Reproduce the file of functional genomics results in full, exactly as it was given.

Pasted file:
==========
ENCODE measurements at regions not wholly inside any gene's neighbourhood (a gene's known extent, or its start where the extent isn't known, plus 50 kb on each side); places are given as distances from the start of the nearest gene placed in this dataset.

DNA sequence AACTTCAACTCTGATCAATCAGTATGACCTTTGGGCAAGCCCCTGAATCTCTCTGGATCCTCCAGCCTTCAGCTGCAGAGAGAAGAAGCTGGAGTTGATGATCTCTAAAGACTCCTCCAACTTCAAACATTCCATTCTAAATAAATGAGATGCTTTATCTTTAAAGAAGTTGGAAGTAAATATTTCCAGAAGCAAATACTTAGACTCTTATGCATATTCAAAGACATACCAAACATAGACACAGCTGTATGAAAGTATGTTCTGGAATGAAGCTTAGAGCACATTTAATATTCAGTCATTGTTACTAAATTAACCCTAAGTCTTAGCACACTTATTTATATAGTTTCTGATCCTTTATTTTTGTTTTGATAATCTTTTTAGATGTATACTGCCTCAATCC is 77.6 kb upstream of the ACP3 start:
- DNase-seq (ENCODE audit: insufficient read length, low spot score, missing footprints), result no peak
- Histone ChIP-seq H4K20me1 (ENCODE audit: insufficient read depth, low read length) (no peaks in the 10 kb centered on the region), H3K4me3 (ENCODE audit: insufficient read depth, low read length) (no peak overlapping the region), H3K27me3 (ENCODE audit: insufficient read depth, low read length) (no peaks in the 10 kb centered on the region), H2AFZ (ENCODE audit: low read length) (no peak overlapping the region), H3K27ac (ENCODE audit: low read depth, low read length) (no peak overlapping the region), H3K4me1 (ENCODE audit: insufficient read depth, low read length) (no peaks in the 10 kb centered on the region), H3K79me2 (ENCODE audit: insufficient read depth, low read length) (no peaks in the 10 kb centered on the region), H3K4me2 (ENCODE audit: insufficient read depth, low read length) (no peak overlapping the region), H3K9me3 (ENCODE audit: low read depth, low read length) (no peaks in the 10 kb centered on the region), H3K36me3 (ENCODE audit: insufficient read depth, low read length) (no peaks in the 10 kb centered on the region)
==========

ENCODE measurements at regions not wholly inside any gene's neighbourhood (a gene's known extent, or its start where the extent isn't known, plus 50 kb on each side); places are given as distances from the start of the nearest gene placed in this dataset.

DNA sequence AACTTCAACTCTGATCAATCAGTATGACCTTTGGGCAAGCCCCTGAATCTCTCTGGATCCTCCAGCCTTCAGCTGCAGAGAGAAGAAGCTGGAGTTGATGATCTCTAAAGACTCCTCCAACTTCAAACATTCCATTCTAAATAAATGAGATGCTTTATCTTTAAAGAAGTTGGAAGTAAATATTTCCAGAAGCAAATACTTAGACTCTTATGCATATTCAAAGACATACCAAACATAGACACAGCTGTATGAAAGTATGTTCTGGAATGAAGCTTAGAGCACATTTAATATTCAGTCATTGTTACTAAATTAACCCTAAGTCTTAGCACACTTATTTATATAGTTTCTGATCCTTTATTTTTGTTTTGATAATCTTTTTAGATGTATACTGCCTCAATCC is 77.6 kb upstream of the ACP3 start:
- DNase-seq (ENCODE audit: insufficient read length, low spot score, missing footprints), result no peak
- Histone ChIP-seq H4K20me1 (ENCODE audit: insufficient read depth, low read length) (no peaks in the 10 kb centered on the region), H3K4me3 (ENCODE audit: insufficient read depth, low read length) (no peak overlapping the region), H3K27me3 (ENCODE audit: insufficient read depth, low read length) (no peaks in the 10 kb centered on the region), H2AFZ (ENCODE audit: low read length) (no peak overlapping the region), H3K27ac (ENCODE audit: low read depth, low read length) (no peak overlapping the region), H3K4me1 (ENCODE audit: insufficient read depth, low read length) (no peaks in the 10 kb centered on the region), H3K79me2 (ENCODE audit: insufficient read depth, low read length) (no peaks in the 10 kb centered on the region), H3K4me2 (ENCODE audit: insufficient read depth, low read length) (no peak overlapping the region), H3K9me3 (ENCODE audit: low read depth, low read length) (no peaks in the 10 kb centered on the region), H3K36me3 (ENCODE audit: insufficient read depth, low read length) (no peaks in the 10 kb centered on the region)